The problem with agricultural science is complexity

I am currently reading Neva Hassanein’s 1999 book entitled Changing the Way America Farms: Knowledge and Community in the Sustainable Agriculture Movement. In the book, she begins by looking at the history of agricultural science in the US and the worldview assumptions behind the way science has developed. Both the public research done at land-grant universities and by private companies assumes that agricultural progress is intrinsically good and that the associated increases in production are good for economy. This presupposes that the natural world is knowable and that increasing our knowledge of nature through objective observation is possible. But the world doesn’t necessarily like to be generalized, instead it’s messy and inconsistent (as I’m sure many of us have observed in our own lives). Weather, climate, soil, farm practices, inputs, and even economic pressures affect what happens on the ground and this can vary dramatically from one farm to the next, even when farmers are neighbours. This doesn’t mean that agricultural science cannot contribute to better farms, but it does mean that the way we design these systems needs to change. We can’t assume that a one or two varieties of a crop like corn are enough to have a resilient food system. Just because those corn varieties have Bt resistance (a toxin that repels some insects) doesn’t mean that they are also drought resistant. Most varieties of a plant are bred for only one or two traits, but with climate change making weather patterns less predictable, it’s becoming increasingly difficult to predict which traits will be necessary in the future. Encouraging a wider range of varieties that are locally adapted (meaning that they are grown and harvested by farmers in the same place, year after year), is just one way to change the way agricultural science is designed. Minimizing the importance of locally adapted varieties that farmers can save themselves for generations could lead to decreased food security for everyone.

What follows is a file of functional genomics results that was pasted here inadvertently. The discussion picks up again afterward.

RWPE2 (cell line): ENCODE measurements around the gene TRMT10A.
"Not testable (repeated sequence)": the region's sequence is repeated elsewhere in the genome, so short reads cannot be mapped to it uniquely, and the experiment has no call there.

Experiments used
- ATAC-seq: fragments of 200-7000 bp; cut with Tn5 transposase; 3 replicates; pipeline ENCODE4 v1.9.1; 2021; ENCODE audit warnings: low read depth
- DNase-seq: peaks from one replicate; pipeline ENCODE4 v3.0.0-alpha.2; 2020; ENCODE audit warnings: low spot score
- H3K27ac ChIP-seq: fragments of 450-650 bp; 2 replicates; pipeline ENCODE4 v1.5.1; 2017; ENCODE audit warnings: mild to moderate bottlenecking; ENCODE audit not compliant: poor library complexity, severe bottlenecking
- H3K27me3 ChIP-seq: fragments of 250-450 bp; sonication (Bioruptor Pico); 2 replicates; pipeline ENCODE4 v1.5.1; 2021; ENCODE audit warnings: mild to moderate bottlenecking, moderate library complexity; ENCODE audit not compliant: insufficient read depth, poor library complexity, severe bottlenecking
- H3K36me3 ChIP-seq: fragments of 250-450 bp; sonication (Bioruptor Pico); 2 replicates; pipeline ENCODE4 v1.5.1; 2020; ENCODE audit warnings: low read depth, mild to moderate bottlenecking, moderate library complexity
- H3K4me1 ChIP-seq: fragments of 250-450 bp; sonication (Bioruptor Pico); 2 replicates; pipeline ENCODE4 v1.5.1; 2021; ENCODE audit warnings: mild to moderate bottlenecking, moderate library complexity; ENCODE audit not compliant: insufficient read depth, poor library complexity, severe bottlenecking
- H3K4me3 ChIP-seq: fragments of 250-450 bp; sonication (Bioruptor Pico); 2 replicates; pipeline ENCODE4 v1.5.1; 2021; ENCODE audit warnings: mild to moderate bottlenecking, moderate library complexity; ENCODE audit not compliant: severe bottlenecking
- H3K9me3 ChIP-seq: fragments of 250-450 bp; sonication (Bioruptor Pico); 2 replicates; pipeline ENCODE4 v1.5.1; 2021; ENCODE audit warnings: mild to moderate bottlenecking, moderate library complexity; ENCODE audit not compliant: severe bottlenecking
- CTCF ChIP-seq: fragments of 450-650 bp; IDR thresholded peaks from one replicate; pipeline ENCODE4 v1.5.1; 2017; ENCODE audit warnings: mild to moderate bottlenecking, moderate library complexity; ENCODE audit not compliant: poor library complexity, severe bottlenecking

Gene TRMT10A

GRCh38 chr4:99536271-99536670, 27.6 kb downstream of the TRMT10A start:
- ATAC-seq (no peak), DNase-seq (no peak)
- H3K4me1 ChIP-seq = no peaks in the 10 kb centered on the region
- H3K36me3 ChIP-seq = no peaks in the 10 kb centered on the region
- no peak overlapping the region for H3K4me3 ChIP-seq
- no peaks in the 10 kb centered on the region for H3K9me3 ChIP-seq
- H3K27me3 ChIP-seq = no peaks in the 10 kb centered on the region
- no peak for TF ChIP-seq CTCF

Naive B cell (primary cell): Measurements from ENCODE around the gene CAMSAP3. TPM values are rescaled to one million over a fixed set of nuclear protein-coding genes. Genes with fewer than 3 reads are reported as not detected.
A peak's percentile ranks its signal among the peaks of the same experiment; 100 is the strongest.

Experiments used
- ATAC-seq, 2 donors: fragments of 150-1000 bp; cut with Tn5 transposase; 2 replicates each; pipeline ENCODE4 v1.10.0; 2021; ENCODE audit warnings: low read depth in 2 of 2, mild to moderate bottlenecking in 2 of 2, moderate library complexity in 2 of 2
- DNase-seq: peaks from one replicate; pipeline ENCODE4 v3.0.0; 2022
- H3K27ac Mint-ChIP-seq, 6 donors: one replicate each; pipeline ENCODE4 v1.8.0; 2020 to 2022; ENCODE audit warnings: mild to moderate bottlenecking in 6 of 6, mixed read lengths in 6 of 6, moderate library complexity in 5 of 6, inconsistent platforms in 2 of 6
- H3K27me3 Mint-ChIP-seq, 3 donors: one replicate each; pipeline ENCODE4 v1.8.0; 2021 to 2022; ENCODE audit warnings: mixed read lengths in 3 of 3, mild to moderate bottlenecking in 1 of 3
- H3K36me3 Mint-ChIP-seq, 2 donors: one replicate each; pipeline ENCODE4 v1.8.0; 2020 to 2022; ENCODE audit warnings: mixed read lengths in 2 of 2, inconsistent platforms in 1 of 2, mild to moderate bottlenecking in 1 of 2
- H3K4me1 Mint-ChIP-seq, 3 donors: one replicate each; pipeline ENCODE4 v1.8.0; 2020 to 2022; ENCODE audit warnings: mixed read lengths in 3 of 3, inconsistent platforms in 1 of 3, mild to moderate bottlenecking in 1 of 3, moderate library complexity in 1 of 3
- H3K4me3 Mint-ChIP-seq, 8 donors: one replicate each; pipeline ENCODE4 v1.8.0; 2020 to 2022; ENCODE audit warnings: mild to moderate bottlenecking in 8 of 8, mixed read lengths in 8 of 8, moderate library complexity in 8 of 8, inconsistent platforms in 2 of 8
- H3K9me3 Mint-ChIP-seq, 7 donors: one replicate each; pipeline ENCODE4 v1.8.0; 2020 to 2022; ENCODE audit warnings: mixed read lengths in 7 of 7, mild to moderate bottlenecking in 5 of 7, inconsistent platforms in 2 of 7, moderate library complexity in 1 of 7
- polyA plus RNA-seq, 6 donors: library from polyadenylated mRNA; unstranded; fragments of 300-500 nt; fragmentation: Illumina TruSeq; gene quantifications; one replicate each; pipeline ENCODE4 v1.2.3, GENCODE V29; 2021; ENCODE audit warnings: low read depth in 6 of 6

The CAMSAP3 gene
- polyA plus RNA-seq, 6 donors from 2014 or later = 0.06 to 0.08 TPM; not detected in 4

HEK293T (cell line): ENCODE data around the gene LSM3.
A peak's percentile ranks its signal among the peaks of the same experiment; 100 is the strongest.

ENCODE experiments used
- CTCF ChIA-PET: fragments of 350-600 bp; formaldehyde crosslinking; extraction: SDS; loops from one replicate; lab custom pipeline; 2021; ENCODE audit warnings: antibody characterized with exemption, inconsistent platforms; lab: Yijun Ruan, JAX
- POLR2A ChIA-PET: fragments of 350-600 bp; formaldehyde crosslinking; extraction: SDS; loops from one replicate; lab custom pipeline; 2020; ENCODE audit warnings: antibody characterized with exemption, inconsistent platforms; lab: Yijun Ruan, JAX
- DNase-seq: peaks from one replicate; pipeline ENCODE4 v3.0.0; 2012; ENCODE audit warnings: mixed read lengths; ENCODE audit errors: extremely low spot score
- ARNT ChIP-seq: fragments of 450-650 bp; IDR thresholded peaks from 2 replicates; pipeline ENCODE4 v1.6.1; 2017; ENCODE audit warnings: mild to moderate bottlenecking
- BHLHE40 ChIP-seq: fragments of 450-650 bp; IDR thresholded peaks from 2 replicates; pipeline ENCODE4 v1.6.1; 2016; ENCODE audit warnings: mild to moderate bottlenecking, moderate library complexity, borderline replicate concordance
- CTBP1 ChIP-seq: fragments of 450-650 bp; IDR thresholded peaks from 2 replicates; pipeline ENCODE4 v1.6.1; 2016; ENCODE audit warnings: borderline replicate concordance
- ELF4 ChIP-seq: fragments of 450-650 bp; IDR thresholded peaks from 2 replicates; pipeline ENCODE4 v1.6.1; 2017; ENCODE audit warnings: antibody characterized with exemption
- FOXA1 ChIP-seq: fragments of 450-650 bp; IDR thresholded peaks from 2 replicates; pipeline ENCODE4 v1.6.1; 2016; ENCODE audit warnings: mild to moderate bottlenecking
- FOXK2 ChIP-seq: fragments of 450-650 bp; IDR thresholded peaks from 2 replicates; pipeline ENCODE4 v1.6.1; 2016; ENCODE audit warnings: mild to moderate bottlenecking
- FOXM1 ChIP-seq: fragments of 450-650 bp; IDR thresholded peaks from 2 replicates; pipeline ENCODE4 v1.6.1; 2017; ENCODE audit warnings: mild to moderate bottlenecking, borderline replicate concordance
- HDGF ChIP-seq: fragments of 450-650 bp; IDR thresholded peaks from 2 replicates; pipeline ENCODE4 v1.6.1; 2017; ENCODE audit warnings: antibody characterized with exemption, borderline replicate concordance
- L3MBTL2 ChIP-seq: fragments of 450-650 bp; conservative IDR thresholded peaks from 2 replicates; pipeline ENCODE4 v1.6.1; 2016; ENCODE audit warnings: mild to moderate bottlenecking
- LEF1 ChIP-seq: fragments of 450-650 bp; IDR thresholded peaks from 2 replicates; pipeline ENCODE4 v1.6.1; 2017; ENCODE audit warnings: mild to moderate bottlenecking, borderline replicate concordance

Seeds are just one part of the picture though and if we think about the strength present in a diversity of plant varieties, then maybe it’s possible that there’s also strength in a variety of farm practices and techniques. Diversity in agricultural science is just as important and maybe more important in agricultural science as it is in maintaining a healthy and biodiverse agricultural ecosystem. Maybe we need farmers who know how to raise pastured chickens as much as we need farmers who know how to grow fruit trees and farmers who know how to make cheese as much as we need farmers who grow oats and wheat. And maybe we need to make sure that knowledge isn’t privileged; that universities aren’t only teaching agricultural science students how much chemical fertilizers to apply and how to understand commodity markets, but also teaching them to think critically, ask questions, make observations, and understand whole systems not just a reductionist version of it.


These bean seeds can be seen as five kinds of knowledge each in their own container. Or each bean seed can represent an individual farmer using different kinds of knowledge and therefor hundreds of slightly different beans with slightly different genetic information which will create different farm systems when they go out into the garden of the real world.


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